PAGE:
|6000 Probes with 50 users||32||128||7842||312||2.32||3||Dedicated disks||m5a.8xlarge||gp2||Bare metal|
Disk configuration can have a large impact on the overall performance and stability of Gateway Hub.
Depending on the requirements of your deployment, we recommend one of the following strategies:
Single disk — A single disk for the whole installation. Use in low-stress scenarios.
Dedicated Disks — Dedicated disks for etcd, Kafka, and PostgreSQL to maintain disk IO performance in high-stress scenarios.
In high-stress situations some Gateway Hub components, such as etcd and Zookeeper, benefit from independent disks.
Gateway Hub uses etcd as a distributed key-value store and Zookeeper to maintain Kafka state across the whole cluster. These components rely on the fsync system call to ensure that data is safely written to disk as part of reaching distributed consensus.
A failure to perform an fsync operation in less than one second typically causes an etcd distributed consensus failure followed by a failover. This can result in the Gateway Hub being unresponsive for a noticeable amount of time. Similarly, Zookeeper is also sensitive to disk latency and Zookeeper failure will affect Kafka ingestion. As a result, it is important to ensure that sync operations occur over a short time and that this time period remains predictable. The etcd documentation recommends that the 99th percentile of the fsync duration should be less than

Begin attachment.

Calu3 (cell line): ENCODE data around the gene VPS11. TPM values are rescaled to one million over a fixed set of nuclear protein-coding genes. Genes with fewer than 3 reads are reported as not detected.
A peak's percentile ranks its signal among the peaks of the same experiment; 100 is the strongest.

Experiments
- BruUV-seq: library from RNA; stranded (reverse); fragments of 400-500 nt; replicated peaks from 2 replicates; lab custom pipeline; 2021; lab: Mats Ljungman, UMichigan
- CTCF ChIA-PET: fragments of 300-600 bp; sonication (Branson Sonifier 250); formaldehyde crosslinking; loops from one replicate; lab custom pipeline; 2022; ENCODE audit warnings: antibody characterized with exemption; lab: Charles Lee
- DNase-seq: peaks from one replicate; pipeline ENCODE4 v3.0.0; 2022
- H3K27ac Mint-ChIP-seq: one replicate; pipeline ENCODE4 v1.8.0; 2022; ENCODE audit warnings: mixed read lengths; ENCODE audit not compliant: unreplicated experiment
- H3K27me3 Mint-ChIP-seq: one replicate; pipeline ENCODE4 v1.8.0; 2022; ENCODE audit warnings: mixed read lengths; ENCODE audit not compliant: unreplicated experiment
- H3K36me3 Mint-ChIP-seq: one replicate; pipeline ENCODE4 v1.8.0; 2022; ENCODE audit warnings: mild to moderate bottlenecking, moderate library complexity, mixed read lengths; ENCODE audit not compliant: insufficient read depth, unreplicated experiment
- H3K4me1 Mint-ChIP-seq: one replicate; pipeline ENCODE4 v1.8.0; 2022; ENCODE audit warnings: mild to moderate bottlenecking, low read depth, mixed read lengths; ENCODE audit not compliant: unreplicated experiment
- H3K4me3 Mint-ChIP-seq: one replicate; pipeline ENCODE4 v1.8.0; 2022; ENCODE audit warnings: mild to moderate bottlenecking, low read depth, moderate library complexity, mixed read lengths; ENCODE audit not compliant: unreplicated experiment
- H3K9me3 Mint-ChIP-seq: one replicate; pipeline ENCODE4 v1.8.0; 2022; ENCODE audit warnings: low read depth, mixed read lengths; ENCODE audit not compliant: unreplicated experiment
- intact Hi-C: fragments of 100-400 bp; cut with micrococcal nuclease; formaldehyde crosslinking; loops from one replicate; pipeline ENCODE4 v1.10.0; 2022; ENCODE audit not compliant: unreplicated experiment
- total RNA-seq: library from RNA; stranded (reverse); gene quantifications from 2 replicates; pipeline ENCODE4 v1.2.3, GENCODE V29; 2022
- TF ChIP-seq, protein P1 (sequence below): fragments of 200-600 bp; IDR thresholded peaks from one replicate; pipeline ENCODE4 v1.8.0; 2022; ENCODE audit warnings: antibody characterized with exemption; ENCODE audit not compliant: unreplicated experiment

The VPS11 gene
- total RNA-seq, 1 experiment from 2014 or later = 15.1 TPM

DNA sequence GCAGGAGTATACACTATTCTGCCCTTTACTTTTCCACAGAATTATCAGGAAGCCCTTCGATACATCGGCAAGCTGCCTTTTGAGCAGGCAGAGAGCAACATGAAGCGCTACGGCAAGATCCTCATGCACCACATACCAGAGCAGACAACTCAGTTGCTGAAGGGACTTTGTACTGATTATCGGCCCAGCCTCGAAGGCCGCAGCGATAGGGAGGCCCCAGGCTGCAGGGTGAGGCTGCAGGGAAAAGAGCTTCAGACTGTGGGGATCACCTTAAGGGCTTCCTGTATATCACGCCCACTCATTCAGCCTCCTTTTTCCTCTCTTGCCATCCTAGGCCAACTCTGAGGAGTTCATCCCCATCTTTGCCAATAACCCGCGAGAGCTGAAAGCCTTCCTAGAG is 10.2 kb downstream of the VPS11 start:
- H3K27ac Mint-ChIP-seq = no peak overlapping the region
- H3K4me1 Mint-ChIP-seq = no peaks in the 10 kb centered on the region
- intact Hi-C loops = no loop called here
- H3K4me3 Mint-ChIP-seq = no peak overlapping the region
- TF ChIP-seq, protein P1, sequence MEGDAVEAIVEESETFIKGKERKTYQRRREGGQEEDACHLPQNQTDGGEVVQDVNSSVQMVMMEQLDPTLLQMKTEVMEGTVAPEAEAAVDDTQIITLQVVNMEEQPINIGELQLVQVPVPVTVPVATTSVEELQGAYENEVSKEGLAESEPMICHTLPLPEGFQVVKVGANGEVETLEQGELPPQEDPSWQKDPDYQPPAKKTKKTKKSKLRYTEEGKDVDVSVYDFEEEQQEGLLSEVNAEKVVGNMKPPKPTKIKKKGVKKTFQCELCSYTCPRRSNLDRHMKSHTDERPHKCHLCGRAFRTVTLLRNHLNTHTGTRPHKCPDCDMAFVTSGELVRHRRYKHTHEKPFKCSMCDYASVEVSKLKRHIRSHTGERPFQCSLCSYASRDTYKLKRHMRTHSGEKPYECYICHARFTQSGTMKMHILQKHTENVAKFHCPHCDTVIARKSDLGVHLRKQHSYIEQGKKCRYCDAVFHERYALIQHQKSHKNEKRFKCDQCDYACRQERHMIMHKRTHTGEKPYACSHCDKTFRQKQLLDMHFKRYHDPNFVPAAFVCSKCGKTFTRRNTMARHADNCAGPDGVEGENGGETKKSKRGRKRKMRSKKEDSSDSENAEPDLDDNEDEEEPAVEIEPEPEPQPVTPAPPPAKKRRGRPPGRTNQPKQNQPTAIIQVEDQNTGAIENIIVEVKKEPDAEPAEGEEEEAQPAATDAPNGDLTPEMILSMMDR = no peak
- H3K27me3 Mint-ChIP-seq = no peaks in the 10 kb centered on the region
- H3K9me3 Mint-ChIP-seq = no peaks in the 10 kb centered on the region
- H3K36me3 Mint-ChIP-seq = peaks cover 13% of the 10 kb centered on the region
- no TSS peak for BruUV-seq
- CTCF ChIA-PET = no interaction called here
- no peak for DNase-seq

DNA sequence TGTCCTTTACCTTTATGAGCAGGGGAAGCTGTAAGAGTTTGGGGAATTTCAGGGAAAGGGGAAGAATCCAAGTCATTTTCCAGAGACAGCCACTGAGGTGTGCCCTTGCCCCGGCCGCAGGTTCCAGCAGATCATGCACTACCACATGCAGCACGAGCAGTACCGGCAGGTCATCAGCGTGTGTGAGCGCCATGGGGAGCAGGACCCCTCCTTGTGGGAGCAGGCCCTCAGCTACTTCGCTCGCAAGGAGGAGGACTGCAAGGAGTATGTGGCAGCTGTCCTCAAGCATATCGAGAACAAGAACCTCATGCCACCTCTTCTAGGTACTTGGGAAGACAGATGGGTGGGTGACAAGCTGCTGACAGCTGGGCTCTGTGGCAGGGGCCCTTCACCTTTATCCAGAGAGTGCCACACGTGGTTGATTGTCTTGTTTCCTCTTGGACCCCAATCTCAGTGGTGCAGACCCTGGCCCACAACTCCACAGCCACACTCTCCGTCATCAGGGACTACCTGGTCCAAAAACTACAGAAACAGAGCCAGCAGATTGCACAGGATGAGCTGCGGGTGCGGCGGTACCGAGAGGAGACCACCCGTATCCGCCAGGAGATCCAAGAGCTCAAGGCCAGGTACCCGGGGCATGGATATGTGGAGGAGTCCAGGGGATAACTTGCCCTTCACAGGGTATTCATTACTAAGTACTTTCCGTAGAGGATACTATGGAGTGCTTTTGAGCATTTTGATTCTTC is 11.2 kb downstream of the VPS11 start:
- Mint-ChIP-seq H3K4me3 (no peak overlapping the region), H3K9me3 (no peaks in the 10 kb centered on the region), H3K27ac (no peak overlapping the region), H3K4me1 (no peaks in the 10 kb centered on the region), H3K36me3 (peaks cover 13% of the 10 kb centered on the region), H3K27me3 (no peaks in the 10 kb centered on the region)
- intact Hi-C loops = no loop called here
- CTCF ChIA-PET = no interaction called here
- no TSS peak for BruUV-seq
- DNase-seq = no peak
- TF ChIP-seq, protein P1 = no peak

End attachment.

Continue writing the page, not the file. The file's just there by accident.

10 ms for storage to be considered fast enough.
Performing an fsync operation flushes all pending writes to the relevant disk. In any shared environment this may include writes from other applications and in a virtualised environment this may also include writes from other guests sharing the same physical disk. As a result, the duration of the fsync operation can be increased significantly over the time required to flush the etcd or Zookeeper data.
To achieve predictable performance, you should ensure that etcd and Zookeeper are isolated from disk writes performed by other applications, including each other where possible.
When configuring dedicated disks consider the following options:
Using a dedicated disk for each of etcd and Zookeeper. These disks do not need to exceed 10 GB in size.
Using SSDs instead of rotational disks.
Using a storage solution that supports write-back caching. This option should be used with care, see below.
Dedicated disks for Gateway Hub's disk intensive utilities, such as Kafka and PostgreSQL.